If you buy a ticket for “Godzilla II: King of Monsters,” you probably already know what kind of movie you’re getting into.
You’re looking for something noisy, big and exaggerated. Well, in those three criteria, this sequel to Godzilla certainly has the boxes ticked.
It’s a clash of titans, literally, as giant monsters fight him while, around him, skyscrapers collapse like sandcastles and decibels rise and fall.
When the all-powerful Monster King roars his primary cry, he destroys the eardrum, but, hey, you bought the ticket of your own free will. But if you expect more than monster fights, then you may be disappointed.
The Godzilla of 2014 managed to go beyond the creature’s characteristic with its suspense and tribute to Spielberg, but here there are few restrictions or concerns.
Everything is 300 percent marked and implacable, which isn’t necessarily a bad thing if you’re looking for some meaningless fights between beasts, like a night on monster trucks.
Godzilla’s design has been updated to make it more fearsome, while the classic characters of Kaiju, King Ghidorah, Mothra, and Rodan are added to the mix.
Ghidorah is a three-headed dragon-like monster who usually faces off as Godzilla’s archenemy, as the two battles for supremacy in a contest of who is the most powerful who destroys the world.
When you can really see the monsters, because, somewhat inexplicably, all the battles are hidden by water, snow, storms, and smoke, their designs are impressive. When Rodan, who lives in the volcano, spins in the air, his fiery, expansive wings are truly remarkable.
The effects of “Godzilla II: The King of Monsters” are generally impressive, if you are willing to suspend the logical part of the brain, this is the perfect movie for you.
The story (because there is one, even if it’s not very good) simply serves as fodder between Titan’s hits, as most commercial television programming serves as minutes between insurance commercials.
In the five years since Godzilla and the two MUTOs destroyed San Francisco, the creature has not been seen by the world. But it has been secretly overseen by Monarch, the organization connected to these giants for decades.
Monarch has also identified 17 other beasts, which have contained in clandestine sites around the world, including Uluru (probably this is the monster they call Bunyip).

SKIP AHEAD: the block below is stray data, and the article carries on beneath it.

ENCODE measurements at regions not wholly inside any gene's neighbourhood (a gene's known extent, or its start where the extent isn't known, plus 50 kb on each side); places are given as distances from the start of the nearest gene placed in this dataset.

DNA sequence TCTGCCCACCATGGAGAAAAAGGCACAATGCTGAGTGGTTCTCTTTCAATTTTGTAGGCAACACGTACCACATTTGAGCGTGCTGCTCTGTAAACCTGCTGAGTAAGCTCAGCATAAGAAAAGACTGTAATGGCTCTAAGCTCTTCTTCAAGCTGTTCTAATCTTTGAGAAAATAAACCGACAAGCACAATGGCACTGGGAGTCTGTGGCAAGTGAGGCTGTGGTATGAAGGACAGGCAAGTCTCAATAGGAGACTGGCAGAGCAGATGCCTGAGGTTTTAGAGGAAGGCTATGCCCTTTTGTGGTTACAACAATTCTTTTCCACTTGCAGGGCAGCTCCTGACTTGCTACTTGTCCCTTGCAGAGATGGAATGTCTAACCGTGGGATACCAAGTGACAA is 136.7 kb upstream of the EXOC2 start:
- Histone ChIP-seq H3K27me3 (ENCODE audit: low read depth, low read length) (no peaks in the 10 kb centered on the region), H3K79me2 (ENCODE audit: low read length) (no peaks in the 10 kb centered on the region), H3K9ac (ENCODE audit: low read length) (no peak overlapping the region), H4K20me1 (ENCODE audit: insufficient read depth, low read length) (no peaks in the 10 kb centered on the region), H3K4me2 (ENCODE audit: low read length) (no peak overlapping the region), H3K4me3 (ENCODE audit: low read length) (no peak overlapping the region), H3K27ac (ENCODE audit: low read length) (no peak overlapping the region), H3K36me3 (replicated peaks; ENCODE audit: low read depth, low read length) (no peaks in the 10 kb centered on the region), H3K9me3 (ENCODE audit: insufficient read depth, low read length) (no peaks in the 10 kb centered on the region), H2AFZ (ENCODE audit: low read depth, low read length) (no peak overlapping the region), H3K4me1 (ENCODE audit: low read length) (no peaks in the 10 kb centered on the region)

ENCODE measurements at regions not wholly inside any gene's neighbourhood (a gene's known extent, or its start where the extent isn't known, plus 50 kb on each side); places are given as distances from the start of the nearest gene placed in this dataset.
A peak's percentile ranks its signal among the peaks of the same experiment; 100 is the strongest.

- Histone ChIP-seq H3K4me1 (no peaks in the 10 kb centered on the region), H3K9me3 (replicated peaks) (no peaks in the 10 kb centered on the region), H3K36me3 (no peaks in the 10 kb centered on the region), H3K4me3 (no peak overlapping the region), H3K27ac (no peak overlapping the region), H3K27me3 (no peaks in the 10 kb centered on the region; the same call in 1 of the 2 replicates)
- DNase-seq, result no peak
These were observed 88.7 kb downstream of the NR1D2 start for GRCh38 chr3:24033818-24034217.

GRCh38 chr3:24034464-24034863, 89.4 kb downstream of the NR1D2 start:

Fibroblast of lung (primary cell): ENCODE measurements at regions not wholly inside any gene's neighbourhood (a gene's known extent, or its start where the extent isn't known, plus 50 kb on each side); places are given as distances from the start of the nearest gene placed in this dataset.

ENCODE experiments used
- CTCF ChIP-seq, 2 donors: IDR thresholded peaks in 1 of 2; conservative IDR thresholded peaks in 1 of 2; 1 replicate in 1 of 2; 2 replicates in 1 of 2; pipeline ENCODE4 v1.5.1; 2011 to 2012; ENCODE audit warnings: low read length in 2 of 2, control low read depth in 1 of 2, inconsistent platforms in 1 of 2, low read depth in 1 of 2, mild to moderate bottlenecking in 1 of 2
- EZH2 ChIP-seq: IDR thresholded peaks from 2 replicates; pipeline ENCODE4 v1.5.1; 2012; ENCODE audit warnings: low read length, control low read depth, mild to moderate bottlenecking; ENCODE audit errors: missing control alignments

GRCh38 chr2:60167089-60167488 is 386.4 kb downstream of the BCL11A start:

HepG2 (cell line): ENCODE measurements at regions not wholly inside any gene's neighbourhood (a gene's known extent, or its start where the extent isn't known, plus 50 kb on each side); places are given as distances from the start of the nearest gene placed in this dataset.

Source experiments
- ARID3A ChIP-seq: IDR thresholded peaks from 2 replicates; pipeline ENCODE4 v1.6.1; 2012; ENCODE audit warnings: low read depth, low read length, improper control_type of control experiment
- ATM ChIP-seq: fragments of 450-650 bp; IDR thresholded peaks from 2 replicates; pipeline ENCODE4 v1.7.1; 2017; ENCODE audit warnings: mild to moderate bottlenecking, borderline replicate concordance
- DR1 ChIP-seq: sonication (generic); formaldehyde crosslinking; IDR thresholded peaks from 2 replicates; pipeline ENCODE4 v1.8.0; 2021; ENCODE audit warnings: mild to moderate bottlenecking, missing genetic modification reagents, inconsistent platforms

Since the first film, Ken Watanabe’s Dr. Ishiro Seriwaza, Sally Hawkins’ Dr. Vivienne Graham and David Strathairn’s Admiral Stenz are back.
They are joined by a cast of new characters, including the Russell family: animal behavior specialist Mark (Kyle Chandler), paleobiologist Emma (Vera Farmiga) and young teenage Madison (Brown).
The Russells lived in San Francisco at the time of the 2014 attacks and lost their son Andrew in the process. They have since separated.
Emma has developed an ingenious contraption called Orca, which can simulate the bioacoustics of monsters, and potentially control them with their corresponding “alpha frequency.
When Emma and Madison are kidnapped by a group of eco-terrorists led by Alan Jonah (Charles Dance), Mark is recruited to help locate them and Orca before all latent and captive creatures are released.
The strangest part of “Godzilla II: King of Monsters” is not the number of times the characters say “something is really wrong”, but it managed to bring together many reputable actors, such as Chandler, Farmiga, Dance, and the returning Hawkins, Strathairn, and Watanabe, in a film of low level in terms of plot and logic, standing out only in its special effects and relentless action.
There are also people like Bradley Whitford and Thomas Middleditch (as employees of Monarch who provide most of the comic relief), Aisha Hinds and Zhang Ziyi. It’s a really great cast, but the vast majority of them don’t have much to do.
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